Hot Tomatoes warm up a cool Dillon evening | SummitDaily.com
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Hot Tomatoes warm up a cool Dillon evening

Eric Melvin, special to the Summit Daily

DILLON – The Hot Tomatoes Dance Orchestra swing band will make an appearance at the Dillon Amphitheatre Saturday night.

Formed 20 years ago, it’s one of the most preferred jazz and swing bands from the Front Range. The band’s musical styles vary from music of the great jazz age to the extraordinary big band jazz and swing bands lead by greats such as Count Basie, Benny Goodman, Duke Ellington, Harry James and former Coloradan Glenn Miller.

“We are very popular among swing and Lindy hop dancers because we authentically recreate the music they learned their dances to,” said Jack Fredericksen, alto saxophone player.

The Hot Tomatoes are completely at home performing music for dancers and listeners with diverse styles, including rhythm-and-blues.

“Frankie Manning, the famous Lindy dancer from Harlem, N.Y., in the 1930s and who now teaches worldwide, created a CD of his favorite dance tunes,” Fredericksen said. “We play all but one of those tunes on that particular recording.”

The Hot Tomatoes have an extensive library of more than 1,000 musical arrangements including swing, ballroom, Latin and waltzes. There are three distinct singers in the band who interpret music from Frank Sinatra to Louis Prima to Louis Jordan.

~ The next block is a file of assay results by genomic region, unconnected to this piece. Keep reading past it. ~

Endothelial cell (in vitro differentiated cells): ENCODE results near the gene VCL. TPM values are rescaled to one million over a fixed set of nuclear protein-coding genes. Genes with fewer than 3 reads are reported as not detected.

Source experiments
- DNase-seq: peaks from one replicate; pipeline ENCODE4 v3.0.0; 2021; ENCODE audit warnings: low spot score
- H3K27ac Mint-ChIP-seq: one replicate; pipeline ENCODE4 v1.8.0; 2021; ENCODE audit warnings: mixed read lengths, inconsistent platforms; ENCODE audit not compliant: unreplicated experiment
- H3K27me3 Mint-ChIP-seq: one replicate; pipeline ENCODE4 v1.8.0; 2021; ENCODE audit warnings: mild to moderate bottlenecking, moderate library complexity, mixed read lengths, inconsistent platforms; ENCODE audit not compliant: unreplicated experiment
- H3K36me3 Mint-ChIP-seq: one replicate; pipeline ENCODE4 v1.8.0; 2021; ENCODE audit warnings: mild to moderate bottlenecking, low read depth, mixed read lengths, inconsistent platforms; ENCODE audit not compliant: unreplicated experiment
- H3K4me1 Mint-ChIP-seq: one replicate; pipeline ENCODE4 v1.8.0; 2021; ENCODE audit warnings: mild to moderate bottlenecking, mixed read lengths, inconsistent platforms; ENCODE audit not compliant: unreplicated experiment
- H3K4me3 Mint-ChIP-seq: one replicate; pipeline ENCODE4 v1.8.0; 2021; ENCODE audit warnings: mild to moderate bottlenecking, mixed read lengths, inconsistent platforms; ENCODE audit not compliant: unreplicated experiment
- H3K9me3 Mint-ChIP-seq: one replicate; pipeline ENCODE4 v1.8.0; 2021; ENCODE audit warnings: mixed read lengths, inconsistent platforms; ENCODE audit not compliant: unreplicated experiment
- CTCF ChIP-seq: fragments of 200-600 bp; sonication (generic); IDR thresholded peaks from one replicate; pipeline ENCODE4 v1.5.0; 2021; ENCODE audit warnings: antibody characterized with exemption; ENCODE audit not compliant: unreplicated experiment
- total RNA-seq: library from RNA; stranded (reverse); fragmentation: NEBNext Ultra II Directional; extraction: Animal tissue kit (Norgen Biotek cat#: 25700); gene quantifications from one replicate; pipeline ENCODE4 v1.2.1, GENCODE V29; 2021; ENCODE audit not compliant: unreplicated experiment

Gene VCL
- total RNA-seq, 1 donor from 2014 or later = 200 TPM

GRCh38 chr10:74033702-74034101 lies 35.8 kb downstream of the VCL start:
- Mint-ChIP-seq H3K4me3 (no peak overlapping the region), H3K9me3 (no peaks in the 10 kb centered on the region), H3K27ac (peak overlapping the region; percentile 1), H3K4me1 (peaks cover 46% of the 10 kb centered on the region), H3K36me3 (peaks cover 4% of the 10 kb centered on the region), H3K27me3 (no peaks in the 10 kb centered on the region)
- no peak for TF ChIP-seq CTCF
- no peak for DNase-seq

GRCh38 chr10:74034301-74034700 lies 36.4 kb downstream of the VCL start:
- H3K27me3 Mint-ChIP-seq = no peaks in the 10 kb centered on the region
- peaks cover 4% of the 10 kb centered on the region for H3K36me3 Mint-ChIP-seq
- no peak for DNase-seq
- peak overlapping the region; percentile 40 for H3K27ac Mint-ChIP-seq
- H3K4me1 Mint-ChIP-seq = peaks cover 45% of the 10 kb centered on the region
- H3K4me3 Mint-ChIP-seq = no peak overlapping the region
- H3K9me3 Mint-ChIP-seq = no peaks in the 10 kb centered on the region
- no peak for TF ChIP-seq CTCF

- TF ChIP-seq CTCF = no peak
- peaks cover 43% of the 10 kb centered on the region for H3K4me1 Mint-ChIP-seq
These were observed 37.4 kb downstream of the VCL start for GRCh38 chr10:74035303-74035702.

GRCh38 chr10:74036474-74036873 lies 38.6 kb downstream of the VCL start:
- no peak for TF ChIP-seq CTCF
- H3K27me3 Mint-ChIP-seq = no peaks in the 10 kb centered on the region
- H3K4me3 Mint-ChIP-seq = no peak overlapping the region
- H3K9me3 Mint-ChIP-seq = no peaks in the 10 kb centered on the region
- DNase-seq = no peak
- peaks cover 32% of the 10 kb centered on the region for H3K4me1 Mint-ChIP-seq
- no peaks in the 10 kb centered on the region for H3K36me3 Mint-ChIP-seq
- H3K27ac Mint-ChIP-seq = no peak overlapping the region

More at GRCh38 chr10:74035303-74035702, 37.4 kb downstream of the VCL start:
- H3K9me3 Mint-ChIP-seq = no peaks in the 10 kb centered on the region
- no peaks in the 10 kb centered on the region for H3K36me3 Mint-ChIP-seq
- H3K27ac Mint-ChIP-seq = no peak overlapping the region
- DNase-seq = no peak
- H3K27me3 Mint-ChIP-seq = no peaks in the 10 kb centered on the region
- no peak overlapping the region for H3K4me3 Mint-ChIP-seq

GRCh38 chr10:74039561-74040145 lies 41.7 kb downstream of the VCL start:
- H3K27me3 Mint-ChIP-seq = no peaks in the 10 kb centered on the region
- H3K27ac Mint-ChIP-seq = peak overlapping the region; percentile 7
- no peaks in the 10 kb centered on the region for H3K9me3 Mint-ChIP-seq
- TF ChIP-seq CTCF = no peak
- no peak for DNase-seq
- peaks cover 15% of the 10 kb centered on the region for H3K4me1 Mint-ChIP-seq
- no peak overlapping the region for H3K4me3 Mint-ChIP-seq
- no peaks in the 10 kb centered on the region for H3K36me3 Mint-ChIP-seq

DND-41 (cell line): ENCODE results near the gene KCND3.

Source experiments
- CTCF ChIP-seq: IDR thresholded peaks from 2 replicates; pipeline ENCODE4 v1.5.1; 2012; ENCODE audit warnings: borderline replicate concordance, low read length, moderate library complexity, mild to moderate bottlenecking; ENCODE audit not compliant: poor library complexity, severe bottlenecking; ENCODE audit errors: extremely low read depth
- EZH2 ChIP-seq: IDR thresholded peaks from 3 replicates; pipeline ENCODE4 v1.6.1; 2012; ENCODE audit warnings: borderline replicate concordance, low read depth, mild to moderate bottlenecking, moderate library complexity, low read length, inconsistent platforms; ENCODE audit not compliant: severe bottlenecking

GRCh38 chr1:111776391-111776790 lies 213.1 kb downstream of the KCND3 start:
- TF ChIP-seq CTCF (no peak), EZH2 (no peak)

Band members include leader Ted Fulte on drums, Fredericksen (alto saxophone, clarinet, composer), Joe Hall (trombone, vocals), Jack LaForte (tenor saxophone, clarinet, vocals), Keith Waters (piano), Joe Lopez (bass), Kevin Bollinger (trumpet, vocals, arranger), Rich Maul (alto saxophone, clarinet) and Al Hood (trumpet).

The Hot Tomatoes jazz trio often plays for audiences before the entire band begins. They play throughout the Western states and have found musical homes at jazz festivals in Arizona, California, Idaho and Canada.

“We have followed the continued resurgence of swing for the new generation of jitterbugs and Lindy-hoppers which catapulted us into popular Denver venues such as the Church, the Mercury Cafe and the Wynkoop Brewery. We also remind people of the great American music that developed in Harlem in the 1930s, which led us to the swing era, which was the leading morale booster at home and for the troops during World War II,” Fredericksen said.

The free concert begins at

7 p.m. Saturday at the Dillon Amphitheatre and is part of the Lake Dillon Foundation for the Performing Arts series.

When and Where

– Event: Hot Tomatoes Dance Orchestra

– When: 7 p.m. Saturday, Aug. 17

– Where: Dillon Amphitheatre


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